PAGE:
The others are a mixed bag. I loved The Replacements but they will never be HoF worthy. Butterfield is a no. Also loved Deep Purple, but not that much better than their contemporaries. Now, for Yes, I have mixed feelings. Absolutely loved them. Saw them live. Unbelievable musicians. Their music was truly art. But HoF worthy? Not sure yet. Maybe next year. But then I go back to the single most terrifying metric: Madonna is a member. So why not Yes?

I will update the article as news comes down.

NWA in their prime.
NWA in their prime. | Source
Peter Gabriel in 1974.
Peter Gabriel in 1974. | Source

2014 Inductees - Some Wrongs Get Righted

Well, Hall and Oates and Kiss finally made it. But there 's still a long way to go.

As for the other nominees, Nirvana is the most deserving. They were groundbreaking; no doubt about it. But can't help be sad when you think of Cobain. Just a waste. Peter Gabriel? Great artist. I don't care. Linda Ronstadt was the sentimental pick and I'm glad to see her be honored. She is now in poor health and why not honor another woman. I go back to the same mantra: if Madonna is in, why not? Cat Stevens is kind of a bizarre pick. I don't get it. To me, he was just another singer/songwriter from the 70s. Cat Stevens is in but Chicago is not...do you see a problem?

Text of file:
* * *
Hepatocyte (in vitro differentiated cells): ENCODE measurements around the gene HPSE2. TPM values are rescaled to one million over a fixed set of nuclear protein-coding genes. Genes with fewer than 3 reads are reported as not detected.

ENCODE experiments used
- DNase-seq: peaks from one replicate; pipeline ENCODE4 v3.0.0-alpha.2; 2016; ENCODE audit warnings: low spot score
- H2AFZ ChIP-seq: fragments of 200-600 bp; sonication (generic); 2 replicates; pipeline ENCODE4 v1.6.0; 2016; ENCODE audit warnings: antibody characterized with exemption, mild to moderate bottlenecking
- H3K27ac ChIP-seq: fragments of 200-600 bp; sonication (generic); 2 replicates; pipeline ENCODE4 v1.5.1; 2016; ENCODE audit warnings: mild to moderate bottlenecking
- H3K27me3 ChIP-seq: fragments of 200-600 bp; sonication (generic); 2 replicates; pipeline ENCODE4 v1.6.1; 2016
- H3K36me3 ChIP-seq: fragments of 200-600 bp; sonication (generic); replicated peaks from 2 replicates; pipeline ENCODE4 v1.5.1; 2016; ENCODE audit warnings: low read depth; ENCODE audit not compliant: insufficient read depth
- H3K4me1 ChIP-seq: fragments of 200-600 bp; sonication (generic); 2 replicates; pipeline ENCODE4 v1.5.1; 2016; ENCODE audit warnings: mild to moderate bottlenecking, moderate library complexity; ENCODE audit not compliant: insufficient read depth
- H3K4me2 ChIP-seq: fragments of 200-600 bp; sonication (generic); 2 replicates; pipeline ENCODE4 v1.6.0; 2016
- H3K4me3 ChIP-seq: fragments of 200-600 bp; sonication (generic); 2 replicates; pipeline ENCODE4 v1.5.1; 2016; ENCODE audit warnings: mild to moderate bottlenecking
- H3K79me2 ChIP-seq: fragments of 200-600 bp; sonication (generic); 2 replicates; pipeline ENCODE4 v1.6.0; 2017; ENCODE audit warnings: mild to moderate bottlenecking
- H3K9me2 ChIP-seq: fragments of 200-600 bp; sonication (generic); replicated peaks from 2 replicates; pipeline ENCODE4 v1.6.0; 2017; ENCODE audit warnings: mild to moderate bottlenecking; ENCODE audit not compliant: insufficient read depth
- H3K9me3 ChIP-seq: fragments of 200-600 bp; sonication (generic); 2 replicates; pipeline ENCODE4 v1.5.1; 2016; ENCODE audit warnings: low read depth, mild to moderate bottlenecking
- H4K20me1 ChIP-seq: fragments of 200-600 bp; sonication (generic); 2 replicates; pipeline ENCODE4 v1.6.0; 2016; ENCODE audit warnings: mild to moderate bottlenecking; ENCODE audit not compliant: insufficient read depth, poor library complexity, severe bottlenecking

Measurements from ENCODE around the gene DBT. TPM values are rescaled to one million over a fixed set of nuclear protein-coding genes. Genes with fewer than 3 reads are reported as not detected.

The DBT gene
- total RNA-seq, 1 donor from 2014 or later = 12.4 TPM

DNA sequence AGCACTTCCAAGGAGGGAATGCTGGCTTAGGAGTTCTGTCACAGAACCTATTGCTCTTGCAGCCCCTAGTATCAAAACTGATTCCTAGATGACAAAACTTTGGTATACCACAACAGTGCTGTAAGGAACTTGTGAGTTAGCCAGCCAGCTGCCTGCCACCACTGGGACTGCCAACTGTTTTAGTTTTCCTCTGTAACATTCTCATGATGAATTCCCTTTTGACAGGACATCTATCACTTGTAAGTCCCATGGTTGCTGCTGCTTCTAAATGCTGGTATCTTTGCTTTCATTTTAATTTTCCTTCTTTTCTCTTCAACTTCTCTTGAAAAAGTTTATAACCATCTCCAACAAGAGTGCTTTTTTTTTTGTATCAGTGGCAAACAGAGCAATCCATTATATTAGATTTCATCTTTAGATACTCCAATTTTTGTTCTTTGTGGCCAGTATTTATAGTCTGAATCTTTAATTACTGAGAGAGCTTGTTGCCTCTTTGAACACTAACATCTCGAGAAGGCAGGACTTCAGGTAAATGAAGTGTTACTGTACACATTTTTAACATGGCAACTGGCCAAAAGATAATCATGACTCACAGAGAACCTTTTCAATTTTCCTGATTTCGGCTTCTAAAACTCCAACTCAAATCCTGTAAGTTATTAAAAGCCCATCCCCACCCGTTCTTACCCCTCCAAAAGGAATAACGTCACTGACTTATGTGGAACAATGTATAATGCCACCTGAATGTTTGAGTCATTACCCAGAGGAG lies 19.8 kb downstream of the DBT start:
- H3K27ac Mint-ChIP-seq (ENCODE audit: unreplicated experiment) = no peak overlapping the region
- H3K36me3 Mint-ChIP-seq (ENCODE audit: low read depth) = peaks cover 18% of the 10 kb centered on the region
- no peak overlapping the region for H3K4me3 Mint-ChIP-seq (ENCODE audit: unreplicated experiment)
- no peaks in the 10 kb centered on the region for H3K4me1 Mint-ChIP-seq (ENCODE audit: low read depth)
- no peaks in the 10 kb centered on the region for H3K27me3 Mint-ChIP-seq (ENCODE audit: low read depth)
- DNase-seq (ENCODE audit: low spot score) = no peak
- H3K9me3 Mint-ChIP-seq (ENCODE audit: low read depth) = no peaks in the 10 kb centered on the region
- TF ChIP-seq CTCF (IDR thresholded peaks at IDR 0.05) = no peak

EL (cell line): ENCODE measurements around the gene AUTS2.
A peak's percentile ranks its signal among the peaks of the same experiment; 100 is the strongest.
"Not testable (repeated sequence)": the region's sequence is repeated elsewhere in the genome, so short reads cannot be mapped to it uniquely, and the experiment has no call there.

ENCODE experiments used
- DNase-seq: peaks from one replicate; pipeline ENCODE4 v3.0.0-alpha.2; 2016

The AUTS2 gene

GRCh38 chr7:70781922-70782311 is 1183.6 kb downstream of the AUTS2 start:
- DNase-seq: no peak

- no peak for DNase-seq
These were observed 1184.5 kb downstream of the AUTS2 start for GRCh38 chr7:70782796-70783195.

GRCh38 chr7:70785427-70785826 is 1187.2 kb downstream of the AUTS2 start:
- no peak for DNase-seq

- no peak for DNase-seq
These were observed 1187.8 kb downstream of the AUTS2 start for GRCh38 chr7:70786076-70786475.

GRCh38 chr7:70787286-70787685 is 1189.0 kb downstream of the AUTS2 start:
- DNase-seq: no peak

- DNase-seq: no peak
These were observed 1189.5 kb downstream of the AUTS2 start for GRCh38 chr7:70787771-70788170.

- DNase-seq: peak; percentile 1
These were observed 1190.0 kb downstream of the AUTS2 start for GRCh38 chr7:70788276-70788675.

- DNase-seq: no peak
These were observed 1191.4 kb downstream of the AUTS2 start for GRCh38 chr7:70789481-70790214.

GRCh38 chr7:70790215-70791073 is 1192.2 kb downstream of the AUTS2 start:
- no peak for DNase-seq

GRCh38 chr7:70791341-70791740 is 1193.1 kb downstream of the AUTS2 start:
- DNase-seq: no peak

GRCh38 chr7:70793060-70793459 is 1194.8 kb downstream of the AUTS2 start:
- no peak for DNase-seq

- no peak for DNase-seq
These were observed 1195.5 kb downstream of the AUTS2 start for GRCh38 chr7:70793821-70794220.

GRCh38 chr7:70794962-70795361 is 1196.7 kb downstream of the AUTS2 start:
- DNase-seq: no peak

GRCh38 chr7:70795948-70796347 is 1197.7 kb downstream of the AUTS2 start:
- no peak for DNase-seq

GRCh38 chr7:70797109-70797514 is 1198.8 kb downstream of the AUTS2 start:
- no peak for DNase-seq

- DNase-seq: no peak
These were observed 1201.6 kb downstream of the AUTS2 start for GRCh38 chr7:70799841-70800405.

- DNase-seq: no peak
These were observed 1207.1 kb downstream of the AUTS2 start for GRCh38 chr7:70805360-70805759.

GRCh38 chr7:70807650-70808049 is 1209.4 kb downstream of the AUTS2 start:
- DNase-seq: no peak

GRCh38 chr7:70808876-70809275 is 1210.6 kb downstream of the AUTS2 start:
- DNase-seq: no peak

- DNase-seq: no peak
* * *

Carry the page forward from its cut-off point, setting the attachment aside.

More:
Glad to see Brian Epstein make it. Don't know much about Andrew Loog Oldham except that he worked with the Rolling Stones. But from what I've read, the award is deserved. The E Street Band made it in and that's great. Terrific live performers and supporting Springsteen all those years should get them recognized.

You Decide

Which band would you vote into the Rock and Roll Hall of Fame?

See results

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    • billd01603 profile image

      billd01603 4 years ago from Worcester

      Interesting Hub. Voted up. I believe Kinks, Cream and belong there, but that's just my own opinion. Chicago was always disliked by the Rock media, I can understand why they aren't in. But ABBA? Chicago's music was always light and not on the same level as the Beatles, Dylan or even Springsteen. But it was always enjoyable. Much more than ABBA. I never really liked them. Talk about cheesy.

      Also, I didn't realize Brian Epstein was in.

    • lions44 profile image
      Author

      CJ Kelly 4 years ago from Auburn, WA

      Thanks for the interesting comments, Bill. The more I think about it, the Epstein snub makes me really mad. His choices shaped the 60s, albeit he could never have known his impact. Even Paul referred to him as the real 5th Beatle. Oh well. Stay well.

    • AlexDrinkH2O profile image

      AlexDrinkH2O 3 years ago from Southern New England, USA